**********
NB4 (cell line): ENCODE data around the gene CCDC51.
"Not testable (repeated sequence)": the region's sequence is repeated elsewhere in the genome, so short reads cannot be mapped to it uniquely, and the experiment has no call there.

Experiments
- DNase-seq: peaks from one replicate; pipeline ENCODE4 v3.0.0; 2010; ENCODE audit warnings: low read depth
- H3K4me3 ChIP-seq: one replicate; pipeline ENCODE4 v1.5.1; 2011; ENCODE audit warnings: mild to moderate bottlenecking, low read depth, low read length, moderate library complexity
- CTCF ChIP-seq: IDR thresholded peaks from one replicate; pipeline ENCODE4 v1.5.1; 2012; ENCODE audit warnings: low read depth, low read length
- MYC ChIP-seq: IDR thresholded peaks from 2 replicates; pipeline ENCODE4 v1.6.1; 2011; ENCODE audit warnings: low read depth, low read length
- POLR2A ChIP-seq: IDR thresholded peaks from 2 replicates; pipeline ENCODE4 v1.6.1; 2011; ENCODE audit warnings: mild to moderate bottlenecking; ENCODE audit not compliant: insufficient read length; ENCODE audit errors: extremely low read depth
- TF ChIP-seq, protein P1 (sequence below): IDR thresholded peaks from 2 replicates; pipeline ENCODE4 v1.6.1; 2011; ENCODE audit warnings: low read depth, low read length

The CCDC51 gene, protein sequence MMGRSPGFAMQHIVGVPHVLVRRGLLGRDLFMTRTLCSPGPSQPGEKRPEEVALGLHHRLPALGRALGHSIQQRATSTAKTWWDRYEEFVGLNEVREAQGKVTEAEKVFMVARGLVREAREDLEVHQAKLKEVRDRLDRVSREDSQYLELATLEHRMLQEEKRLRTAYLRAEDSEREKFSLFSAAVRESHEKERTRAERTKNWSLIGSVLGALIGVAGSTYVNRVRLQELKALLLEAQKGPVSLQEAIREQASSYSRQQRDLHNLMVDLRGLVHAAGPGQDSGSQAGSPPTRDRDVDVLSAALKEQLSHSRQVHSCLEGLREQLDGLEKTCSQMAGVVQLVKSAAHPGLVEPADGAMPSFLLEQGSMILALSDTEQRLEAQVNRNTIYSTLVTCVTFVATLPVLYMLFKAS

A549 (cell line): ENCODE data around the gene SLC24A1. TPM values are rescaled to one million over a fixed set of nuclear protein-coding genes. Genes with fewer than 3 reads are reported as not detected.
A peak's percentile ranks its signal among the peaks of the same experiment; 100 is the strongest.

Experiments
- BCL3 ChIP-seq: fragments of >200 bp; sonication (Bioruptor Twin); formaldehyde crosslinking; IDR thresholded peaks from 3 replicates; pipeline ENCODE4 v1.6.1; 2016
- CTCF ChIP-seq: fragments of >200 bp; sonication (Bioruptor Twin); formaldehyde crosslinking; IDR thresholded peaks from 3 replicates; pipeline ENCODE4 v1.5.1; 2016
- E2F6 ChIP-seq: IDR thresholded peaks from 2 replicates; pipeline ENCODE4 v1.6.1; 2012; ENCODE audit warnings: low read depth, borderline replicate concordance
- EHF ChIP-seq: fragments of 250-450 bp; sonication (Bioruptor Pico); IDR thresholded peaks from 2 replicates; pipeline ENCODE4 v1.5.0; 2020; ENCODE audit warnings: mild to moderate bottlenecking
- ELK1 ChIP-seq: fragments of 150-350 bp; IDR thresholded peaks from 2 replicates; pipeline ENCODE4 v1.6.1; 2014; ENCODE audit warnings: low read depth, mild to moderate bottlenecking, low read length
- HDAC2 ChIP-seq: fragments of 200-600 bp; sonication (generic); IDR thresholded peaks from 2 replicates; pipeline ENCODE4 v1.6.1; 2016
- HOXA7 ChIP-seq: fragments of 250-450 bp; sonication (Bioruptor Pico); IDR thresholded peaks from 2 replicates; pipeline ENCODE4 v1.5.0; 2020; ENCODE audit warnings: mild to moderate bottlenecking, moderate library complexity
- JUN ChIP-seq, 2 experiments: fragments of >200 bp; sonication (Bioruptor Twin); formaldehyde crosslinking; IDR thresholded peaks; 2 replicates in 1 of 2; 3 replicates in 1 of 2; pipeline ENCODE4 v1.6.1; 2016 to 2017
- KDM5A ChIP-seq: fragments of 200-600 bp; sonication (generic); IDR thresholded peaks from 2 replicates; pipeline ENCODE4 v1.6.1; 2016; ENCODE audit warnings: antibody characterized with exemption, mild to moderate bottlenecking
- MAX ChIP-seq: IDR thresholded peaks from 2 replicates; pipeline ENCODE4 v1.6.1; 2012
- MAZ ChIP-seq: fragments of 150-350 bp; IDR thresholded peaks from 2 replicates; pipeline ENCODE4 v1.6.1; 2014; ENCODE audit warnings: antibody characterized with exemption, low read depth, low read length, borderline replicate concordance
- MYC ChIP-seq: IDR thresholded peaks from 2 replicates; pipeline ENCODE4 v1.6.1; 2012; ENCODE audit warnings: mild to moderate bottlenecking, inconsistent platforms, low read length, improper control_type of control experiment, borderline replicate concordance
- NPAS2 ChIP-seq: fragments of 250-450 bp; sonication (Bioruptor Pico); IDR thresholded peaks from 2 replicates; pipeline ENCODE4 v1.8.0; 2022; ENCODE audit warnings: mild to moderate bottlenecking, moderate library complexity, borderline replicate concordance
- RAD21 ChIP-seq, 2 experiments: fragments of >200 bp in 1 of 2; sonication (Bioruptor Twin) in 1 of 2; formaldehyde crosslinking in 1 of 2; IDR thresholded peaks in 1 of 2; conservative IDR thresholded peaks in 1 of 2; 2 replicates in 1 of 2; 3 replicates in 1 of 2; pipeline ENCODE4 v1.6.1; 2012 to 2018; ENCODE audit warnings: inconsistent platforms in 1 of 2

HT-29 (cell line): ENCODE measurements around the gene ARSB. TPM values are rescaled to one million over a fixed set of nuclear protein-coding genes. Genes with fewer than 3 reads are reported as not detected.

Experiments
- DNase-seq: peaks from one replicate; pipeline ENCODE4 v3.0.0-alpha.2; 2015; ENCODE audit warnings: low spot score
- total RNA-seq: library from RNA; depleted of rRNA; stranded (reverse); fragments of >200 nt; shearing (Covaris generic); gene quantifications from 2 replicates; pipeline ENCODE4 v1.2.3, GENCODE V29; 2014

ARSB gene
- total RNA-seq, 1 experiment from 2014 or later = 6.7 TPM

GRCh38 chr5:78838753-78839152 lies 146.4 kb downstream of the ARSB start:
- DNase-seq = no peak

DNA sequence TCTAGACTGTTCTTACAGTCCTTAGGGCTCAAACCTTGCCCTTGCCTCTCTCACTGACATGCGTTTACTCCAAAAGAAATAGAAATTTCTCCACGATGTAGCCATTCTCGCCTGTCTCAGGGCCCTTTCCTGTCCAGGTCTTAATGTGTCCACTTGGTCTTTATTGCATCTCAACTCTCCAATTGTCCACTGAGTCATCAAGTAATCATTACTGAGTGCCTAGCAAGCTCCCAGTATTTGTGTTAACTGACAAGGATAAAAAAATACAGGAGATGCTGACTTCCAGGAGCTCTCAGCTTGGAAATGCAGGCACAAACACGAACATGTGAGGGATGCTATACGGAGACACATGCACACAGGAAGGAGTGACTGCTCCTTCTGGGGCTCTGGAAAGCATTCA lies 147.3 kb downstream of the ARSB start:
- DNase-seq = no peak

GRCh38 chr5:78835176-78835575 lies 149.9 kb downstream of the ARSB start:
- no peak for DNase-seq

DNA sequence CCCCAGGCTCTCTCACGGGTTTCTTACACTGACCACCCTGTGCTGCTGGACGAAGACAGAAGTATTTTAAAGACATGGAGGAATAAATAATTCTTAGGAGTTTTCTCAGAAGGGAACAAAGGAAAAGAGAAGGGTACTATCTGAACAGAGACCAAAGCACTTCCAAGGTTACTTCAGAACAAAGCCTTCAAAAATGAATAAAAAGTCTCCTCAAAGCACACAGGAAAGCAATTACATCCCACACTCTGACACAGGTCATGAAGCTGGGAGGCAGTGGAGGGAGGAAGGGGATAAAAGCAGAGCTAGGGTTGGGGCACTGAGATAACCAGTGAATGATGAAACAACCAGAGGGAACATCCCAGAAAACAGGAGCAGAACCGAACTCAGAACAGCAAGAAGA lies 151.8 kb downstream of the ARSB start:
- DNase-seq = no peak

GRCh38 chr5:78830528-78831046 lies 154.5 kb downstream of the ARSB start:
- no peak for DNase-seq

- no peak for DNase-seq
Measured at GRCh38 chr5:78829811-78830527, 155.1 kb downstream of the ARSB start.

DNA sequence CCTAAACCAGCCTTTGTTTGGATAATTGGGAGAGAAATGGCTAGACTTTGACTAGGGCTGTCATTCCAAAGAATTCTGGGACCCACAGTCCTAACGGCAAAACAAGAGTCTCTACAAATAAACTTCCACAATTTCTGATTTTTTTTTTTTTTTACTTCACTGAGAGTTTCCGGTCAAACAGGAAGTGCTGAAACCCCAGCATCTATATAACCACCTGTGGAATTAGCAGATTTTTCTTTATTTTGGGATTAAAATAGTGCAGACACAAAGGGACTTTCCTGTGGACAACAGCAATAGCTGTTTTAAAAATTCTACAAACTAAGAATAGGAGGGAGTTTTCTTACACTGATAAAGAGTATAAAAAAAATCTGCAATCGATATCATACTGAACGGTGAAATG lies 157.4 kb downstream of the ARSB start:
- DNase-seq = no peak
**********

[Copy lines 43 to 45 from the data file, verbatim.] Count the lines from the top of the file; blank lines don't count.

- no peak for DNase-seq

- no peak for DNase-seq
Measured at GRCh38 chr5:78829811-78830527, 155.1 kb downstream of the ARSB start.